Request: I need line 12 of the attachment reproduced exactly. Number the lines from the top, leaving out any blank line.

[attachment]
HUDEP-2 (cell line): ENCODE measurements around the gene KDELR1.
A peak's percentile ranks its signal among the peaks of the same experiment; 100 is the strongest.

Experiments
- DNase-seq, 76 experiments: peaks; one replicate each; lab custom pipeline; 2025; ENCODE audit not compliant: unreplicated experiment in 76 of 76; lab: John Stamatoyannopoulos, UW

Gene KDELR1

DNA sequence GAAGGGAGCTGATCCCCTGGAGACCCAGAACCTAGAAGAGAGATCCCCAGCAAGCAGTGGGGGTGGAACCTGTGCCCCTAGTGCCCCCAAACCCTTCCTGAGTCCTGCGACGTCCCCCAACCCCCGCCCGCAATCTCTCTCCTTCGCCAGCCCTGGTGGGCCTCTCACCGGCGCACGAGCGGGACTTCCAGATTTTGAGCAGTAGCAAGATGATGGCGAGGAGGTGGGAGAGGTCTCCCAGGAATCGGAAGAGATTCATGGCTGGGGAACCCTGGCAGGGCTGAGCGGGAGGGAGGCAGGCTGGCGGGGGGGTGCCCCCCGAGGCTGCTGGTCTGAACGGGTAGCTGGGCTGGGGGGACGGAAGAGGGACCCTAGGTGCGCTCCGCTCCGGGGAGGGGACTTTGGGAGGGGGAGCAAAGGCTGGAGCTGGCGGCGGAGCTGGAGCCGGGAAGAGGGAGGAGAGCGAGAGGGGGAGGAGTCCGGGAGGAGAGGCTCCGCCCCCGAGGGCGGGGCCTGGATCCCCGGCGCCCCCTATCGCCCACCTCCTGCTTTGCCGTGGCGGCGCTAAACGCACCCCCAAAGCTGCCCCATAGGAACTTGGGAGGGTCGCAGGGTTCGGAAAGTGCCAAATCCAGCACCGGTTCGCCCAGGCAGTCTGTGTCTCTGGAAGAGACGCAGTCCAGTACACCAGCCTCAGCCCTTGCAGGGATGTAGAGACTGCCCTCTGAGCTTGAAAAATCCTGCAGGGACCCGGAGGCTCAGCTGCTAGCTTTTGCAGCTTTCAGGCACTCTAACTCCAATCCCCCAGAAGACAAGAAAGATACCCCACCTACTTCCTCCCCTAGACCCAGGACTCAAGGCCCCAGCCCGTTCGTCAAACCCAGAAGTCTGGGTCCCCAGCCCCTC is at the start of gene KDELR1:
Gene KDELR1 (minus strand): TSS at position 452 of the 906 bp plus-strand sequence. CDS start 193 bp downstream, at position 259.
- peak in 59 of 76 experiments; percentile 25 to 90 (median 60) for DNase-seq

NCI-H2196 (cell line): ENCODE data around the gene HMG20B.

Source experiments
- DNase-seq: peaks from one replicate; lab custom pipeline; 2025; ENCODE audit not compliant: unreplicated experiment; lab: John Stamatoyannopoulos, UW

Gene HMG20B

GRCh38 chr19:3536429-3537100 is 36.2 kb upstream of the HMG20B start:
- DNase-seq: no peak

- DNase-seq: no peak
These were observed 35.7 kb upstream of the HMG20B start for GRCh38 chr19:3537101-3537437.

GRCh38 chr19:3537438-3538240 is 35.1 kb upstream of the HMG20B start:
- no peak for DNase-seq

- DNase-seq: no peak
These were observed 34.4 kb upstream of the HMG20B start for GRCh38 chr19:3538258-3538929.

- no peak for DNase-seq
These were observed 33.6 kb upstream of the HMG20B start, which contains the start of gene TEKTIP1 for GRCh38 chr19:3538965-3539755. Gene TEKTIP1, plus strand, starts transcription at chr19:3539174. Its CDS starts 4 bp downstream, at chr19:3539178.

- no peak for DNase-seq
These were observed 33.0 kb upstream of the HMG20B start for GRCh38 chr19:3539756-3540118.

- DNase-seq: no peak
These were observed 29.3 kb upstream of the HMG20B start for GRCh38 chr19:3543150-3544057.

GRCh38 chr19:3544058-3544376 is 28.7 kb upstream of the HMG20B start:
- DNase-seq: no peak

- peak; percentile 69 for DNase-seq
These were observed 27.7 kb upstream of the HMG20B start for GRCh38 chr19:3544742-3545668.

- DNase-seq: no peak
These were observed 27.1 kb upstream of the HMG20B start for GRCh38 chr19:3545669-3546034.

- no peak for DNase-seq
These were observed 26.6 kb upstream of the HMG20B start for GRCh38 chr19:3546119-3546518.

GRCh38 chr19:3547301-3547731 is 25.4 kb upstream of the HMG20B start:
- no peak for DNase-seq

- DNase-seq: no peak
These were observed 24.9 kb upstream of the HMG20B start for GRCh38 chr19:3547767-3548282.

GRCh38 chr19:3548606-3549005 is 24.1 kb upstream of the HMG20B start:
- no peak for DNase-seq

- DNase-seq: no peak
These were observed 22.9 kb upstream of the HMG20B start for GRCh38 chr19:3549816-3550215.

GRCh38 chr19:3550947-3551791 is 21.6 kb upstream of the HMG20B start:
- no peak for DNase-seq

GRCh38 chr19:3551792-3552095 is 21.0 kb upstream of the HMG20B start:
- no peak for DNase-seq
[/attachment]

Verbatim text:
Gene HMG20B